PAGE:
Michigan Solicitor General becomes first Arab American Muslim woman to argue before US Supreme Court

‘When we go in there we bring our collective communities there with us,’ Hammoud says

Michigan’s Solicitor General makes history by breaking barriers at the U.S. Supreme Court.
Michigan’s Solicitor General makes history by breaking barriers at the U.S. Supreme Court.

WASHINGTON – Michigan Solicitor General Fadwa A. Hammoud made history on Tuesday by becoming the first Arab American Muslim woman to argue before the U.S. Supreme Court.

The case she was arguing originated in Kalamazoo in 2007 and has now made it all the way to the high court.

“Every single one of the justices actually asked a question. Justice Kavanaugh was on the phone, but every single one of the justices obviously was interested,” Hammoud said.

She said arguing in front of the Supreme Court was the highlight of her career.

“It really is surreal. The attorney general and I both went to Wayne State Law School. We went to an urban law school and we bring all of that that here to the Supreme Court and to the Capitol and to Washington D.C. with us. And this is what’s so wonderful about our experience,” Hammoud said. “I know that my family is here, came to surprise me -- my husband, my children, my father, my colleagues are here.”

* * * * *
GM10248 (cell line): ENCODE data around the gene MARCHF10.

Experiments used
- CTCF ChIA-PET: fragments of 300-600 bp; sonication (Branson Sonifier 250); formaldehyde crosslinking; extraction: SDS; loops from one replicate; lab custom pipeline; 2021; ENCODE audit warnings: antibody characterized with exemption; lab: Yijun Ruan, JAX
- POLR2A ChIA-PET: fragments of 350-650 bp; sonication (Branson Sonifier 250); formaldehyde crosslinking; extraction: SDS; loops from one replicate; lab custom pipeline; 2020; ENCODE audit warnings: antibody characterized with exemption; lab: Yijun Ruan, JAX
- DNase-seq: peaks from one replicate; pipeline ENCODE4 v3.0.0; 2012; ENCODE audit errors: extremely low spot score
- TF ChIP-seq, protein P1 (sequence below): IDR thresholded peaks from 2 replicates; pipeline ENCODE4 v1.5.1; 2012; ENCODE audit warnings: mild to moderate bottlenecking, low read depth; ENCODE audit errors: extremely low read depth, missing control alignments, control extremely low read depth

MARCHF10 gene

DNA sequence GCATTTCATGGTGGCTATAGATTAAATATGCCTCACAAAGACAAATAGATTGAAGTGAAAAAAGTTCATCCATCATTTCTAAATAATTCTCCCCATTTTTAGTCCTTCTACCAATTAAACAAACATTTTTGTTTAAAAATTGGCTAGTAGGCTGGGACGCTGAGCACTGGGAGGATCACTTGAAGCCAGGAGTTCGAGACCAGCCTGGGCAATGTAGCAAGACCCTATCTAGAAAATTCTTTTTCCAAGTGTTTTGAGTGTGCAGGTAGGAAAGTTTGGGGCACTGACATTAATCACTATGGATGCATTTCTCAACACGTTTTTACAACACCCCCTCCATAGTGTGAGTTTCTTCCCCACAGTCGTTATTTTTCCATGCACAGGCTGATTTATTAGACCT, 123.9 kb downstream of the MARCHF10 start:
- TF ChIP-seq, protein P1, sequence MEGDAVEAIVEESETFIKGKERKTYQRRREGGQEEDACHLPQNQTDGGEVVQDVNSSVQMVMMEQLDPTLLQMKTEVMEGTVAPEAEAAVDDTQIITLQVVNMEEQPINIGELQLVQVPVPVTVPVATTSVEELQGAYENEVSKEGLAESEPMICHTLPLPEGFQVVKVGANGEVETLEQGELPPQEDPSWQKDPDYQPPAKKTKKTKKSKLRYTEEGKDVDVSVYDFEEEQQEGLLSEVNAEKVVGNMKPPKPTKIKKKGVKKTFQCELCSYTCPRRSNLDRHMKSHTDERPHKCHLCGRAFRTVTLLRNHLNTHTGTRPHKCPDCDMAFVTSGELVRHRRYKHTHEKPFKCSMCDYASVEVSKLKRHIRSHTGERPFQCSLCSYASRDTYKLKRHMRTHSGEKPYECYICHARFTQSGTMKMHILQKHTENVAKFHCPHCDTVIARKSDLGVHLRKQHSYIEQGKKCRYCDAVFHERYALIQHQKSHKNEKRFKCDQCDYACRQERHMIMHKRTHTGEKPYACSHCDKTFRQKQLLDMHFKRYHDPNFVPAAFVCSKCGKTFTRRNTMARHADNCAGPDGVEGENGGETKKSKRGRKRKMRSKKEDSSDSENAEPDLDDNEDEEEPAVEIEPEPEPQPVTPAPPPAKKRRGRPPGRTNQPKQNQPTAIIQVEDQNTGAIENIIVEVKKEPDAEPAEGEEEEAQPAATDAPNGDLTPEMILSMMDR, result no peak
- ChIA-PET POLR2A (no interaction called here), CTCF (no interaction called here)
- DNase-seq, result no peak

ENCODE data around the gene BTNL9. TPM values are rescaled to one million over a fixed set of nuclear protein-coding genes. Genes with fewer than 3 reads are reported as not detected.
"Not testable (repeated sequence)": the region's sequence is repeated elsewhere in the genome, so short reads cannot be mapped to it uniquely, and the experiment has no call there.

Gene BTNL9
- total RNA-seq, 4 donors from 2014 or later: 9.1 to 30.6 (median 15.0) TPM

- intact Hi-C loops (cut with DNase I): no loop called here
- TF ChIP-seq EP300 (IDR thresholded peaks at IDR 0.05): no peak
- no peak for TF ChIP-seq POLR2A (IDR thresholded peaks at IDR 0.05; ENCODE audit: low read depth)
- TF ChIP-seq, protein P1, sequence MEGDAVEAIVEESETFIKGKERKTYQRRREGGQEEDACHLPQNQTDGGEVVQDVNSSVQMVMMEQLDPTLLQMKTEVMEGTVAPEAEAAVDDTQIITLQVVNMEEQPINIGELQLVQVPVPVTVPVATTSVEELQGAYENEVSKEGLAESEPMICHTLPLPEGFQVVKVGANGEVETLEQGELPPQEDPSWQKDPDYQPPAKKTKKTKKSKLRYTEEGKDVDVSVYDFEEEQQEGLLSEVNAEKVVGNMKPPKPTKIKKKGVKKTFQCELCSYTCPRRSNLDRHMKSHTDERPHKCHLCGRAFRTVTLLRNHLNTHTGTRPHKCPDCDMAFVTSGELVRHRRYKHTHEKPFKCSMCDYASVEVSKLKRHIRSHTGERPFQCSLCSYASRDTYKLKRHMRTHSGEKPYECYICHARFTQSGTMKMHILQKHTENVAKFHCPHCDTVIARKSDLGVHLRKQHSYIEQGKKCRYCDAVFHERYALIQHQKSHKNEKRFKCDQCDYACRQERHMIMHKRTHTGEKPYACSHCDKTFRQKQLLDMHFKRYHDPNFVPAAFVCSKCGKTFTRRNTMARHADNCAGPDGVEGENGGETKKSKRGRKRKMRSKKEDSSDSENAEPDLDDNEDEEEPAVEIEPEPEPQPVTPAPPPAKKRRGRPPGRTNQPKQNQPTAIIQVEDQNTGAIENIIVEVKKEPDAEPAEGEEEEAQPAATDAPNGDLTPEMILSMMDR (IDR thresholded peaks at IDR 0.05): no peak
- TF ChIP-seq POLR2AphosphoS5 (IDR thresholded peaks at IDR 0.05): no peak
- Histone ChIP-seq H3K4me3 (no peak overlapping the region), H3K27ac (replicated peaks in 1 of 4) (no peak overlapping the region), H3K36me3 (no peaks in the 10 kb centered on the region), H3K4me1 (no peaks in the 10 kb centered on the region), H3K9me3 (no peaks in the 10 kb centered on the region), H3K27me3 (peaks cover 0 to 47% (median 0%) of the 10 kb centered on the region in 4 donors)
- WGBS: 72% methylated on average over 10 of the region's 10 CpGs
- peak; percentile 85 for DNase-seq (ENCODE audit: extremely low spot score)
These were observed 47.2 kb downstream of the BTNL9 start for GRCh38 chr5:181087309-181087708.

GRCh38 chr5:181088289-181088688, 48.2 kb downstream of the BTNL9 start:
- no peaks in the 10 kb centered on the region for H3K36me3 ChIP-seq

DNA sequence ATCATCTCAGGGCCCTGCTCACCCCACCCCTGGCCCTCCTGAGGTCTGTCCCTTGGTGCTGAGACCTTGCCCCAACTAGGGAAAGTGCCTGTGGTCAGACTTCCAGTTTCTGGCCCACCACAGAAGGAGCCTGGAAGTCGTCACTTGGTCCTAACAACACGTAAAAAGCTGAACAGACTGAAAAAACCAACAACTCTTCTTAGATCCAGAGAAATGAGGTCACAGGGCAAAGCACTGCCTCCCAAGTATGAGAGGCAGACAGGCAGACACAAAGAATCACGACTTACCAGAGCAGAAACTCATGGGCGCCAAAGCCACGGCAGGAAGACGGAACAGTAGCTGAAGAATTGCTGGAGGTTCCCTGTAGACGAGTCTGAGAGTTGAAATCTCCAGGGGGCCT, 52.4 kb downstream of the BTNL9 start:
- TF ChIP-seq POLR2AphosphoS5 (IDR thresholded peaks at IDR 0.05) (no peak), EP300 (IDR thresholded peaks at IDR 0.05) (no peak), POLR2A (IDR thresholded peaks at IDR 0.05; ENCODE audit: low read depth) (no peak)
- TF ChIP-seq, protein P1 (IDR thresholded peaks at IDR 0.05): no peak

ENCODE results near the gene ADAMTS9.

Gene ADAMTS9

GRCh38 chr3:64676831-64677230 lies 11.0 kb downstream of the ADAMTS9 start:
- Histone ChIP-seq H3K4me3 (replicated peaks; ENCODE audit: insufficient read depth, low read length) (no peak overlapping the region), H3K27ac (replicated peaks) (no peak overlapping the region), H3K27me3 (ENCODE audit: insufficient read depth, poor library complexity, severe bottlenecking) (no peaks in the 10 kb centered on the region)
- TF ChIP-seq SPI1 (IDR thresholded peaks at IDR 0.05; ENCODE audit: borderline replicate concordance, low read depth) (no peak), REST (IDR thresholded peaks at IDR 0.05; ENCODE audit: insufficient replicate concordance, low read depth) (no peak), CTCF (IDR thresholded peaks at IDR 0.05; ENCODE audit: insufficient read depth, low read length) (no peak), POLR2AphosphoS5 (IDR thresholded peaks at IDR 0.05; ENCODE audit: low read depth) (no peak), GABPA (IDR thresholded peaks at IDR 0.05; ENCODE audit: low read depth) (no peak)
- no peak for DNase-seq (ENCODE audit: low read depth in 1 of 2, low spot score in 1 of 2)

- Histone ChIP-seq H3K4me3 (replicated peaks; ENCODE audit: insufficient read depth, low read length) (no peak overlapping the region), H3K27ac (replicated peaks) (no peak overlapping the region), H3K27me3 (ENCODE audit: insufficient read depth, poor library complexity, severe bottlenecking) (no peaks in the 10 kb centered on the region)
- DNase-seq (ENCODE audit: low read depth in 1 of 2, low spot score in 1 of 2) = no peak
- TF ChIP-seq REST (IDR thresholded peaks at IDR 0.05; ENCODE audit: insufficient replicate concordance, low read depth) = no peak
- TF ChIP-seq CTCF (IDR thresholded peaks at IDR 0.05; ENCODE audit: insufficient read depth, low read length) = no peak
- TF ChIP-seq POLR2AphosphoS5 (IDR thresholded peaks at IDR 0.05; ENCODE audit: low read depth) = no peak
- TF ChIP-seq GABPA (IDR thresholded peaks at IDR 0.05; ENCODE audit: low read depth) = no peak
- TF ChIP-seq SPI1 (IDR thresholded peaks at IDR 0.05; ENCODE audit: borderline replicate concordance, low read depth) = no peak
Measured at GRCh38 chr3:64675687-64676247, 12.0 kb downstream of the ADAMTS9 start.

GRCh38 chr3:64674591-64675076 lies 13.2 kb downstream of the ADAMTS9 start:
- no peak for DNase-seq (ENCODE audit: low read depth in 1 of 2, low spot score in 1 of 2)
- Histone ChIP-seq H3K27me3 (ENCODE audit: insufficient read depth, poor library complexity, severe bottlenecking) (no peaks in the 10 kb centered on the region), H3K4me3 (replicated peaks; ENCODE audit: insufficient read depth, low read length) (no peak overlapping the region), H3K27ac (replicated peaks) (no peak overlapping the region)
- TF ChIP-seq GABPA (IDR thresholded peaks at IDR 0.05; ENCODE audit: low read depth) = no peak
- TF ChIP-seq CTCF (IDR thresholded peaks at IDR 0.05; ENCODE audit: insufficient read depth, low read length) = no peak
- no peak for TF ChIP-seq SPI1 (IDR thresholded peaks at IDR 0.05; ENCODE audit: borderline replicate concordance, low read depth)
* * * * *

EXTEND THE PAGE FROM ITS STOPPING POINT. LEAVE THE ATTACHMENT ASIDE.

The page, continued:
Hammoud is a first-generation American, a Fortson High School graduate and is now an inspiration to others.

“My name might be different, my background’s different, our faces our different, but when we go in there we bring out collective communities there with us,” Hammoud said.

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About the Author:

Shawn Ley is an Emmy-Award winning reporter. In more than 20 years covering stories in television news, Shawn’s reporting has taken him from war-torn eastern Europe, to reporting from an F-16 fighter jet and now to the fast and furious breaking news of Detroit.